(Psa 132:13-16 ESV) 13 For the LORD has chosen Zion; he has desired it for his dwelling place: 14 “This is my resting place forever; here I will dwell, for I have desired it. 15 I will abundantly bless her provisions; I will satisfy her poor with bread. 16 Her priests I will clothe with salvation, and her saints will shout for joy.”
Moreover, even the rabbis had concluded that God could not truly desist from all work on the Sabbath. As explained by the NET Bible translators,
What is the significance of Jesus’ claim? A preliminary understanding can be obtained from John 5:18, noting the Jewish authorities’ response and the author’s comment. They sought to kill Jesus, because not only was he breaking the Sabbath, but he was also calling God his own Father, thus making himself equal with God. This must be seen in the context of the relation of God to the Sabbath rest. In the commandment (Exo 20:11) it is explained that “In six days the Lord made the heavens and the earth…and rested on the seventh day; therefore the Lord blessed the Sabbath day and made it holy.” Philo, based on the LXX translation of Exo 20:11, denied outright that God had ever ceased his creative activity. And when Rabban Gamaliel II, R. Joshua, R. Eleazar ben Azariah, and R. Akiba were in Rome, ca. A.D. 95, they gave as a rebuttal to sectarian arguments evidence that God might do as he willed in the world without breaking the Sabbath because the entire world was his private residence. So even the rabbis realized that God did not really cease to work on the Sabbath: Divine providence remained active on the Sabbath, otherwise, all nature and life would cease to exist. As regards men, divine activity was visible in two ways: Men were born and men died on the Sabbath. Since only God could give life and only God could deal with the fate of the dead in judgment, this meant God was active on the Sabbath. This seems to be the background for Jesus’ words in John 5:17. He justified his work of healing on the Sabbath by reminding the Jewish authorities that they admitted God worked on the Sabbath. This explains the violence of the reaction. The Sabbath privilege was peculiar to God, and no one was equal to God. In claiming the right to work even as his Father worked, Jesus was claiming a divine prerogative. He was literally making himself equal to God, as John 5:18 goes on to state explicitly for the benefit of the reader who might not have made the connection.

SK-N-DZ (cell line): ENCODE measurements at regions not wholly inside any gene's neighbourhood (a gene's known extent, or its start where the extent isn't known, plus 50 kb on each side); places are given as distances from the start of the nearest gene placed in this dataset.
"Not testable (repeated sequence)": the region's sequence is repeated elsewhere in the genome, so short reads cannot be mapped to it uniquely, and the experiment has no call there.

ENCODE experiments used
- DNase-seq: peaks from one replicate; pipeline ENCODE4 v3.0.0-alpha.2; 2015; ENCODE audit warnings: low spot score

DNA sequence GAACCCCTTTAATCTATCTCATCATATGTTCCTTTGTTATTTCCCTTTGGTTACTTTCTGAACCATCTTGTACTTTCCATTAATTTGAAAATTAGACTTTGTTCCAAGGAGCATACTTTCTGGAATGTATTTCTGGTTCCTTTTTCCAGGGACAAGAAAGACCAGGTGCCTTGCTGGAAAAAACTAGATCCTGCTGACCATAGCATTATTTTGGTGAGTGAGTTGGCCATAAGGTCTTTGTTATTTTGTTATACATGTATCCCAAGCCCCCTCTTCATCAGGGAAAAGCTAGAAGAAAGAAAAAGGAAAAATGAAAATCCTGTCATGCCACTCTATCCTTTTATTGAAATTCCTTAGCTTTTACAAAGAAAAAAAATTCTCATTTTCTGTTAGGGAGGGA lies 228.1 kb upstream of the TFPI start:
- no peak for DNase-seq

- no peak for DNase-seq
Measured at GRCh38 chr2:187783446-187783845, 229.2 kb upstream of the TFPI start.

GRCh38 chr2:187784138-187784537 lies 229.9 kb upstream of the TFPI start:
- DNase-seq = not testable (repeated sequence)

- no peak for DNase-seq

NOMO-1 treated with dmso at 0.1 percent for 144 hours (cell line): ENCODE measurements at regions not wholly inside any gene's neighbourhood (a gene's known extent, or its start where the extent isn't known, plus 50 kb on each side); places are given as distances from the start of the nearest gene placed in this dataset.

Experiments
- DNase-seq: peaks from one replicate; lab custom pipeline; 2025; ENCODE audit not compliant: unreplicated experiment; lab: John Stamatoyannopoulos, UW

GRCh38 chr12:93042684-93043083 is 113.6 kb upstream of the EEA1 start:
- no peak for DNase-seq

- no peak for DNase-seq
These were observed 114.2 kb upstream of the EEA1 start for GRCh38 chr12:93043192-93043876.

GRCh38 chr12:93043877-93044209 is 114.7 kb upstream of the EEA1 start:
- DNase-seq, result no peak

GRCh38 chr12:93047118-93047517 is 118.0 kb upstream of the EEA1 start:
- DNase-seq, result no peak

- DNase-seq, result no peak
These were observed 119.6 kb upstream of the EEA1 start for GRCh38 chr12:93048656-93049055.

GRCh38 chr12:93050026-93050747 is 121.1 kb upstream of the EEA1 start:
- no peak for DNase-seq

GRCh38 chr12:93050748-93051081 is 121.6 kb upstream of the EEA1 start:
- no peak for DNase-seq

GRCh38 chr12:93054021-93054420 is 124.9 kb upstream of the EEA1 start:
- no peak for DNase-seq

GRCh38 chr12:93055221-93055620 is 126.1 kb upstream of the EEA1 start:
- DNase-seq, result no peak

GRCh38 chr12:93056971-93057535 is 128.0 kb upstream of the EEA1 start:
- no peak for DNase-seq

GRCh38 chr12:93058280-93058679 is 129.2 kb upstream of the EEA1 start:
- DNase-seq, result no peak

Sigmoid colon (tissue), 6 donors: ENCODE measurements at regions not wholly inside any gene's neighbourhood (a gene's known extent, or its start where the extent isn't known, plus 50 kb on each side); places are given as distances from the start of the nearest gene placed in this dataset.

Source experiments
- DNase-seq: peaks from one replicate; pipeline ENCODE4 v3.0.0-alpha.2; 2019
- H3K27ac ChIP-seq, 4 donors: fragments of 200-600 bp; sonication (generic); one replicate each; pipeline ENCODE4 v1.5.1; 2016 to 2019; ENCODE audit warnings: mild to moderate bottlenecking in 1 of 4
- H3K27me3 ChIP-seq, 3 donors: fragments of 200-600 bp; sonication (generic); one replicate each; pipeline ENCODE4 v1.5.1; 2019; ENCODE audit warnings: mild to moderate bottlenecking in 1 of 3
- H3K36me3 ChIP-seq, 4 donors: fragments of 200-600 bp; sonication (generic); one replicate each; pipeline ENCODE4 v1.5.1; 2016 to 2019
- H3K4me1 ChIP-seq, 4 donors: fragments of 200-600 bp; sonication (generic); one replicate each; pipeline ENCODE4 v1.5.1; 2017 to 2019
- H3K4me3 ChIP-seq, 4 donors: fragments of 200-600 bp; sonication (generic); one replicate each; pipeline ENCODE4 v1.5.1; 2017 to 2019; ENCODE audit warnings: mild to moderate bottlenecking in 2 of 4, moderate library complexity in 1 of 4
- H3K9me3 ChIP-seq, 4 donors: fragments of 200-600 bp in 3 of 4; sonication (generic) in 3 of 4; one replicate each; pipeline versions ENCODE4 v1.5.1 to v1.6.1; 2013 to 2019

In short, the world could not function without God’s actual, constant involvement, and therefore God has never rested from upholding the universe or being involved in human affairs. Rather, he ceased from creating the heavens and the earth because he was finished until the time to create the new heavens and new earth.
This line of reasoning contradicts the traditional interpretation that God rested for a 24-hour day. Rather, God’s rest is continuous, but it is hardly a complete rest. Indeed, he is very active and involved; he is just finished with the construction of the universe as his temple.
Psalm 95 offers another insight —
(Psa 95:7b-11 ESV) Today, if you hear his voice, 8 do not harden your hearts, as at Meribah, as on the day at Massah in the wilderness, 9 when your fathers put me to the test and put me to the proof, though they had seen my work. 10 For forty years I loathed that generation and said, “They are a people who go astray in their heart, and they have not known my ways.” 11 Therefore I swore in my wrath, “They shall not enter my rest.”
To enter God’s “rest” was, literally, to enter the Promised Land. The author of Hebrews applies this passage to the promise of an eternity with God, pointing out that the psalm was written long after the Exodus.
(Heb 4:4-11 ESV) 4 For he has somewhere spoken of the seventh day in this way: “And God rested on the seventh day from all his works.” 5 And again in this passage he said, “They shall not enter my rest.”
6 Since therefore it remains for some to enter it, and those who formerly received the good news failed to enter because of disobedience, 7 again he appoints a certain day, “Today,” saying through David so long afterward, in the words already quoted, “Today, if you hear his voice, do not harden your hearts.” 8 For if Joshua had given them rest, God would not have spoken of another day later on. 9 So then, there remains a Sabbath rest for the people of God, 10 for whoever has entered God’s rest has also rested from his works as God did from his. 11 Let us therefore strive to enter that rest, so that no one may fall by the same sort of disobedience.
In short, God’s rest is not the Sabbath but heaven. To enter God’s rest is to be with God in his resting place — which is presently heaven (the true temple) but will become the new heavens and new earth, as promised in Rev. 21. Indeed, the temple that is heaven will descend to earth, merging heaven and earth into God’s true temple — and we will enter God’s rest there.
Does that mean the Sabbath command didn’t apply? No, rather, the command was re-interpreted in light of Jesus.
Indeed, if we are to be like Jesus and God, then we too should spend our lives as Christians actively engaged in the world, following God’s example of making it rain on the just and the unjust. We aren’t yet at rest, but one day we’ll enjoy a rest that no one else will receive.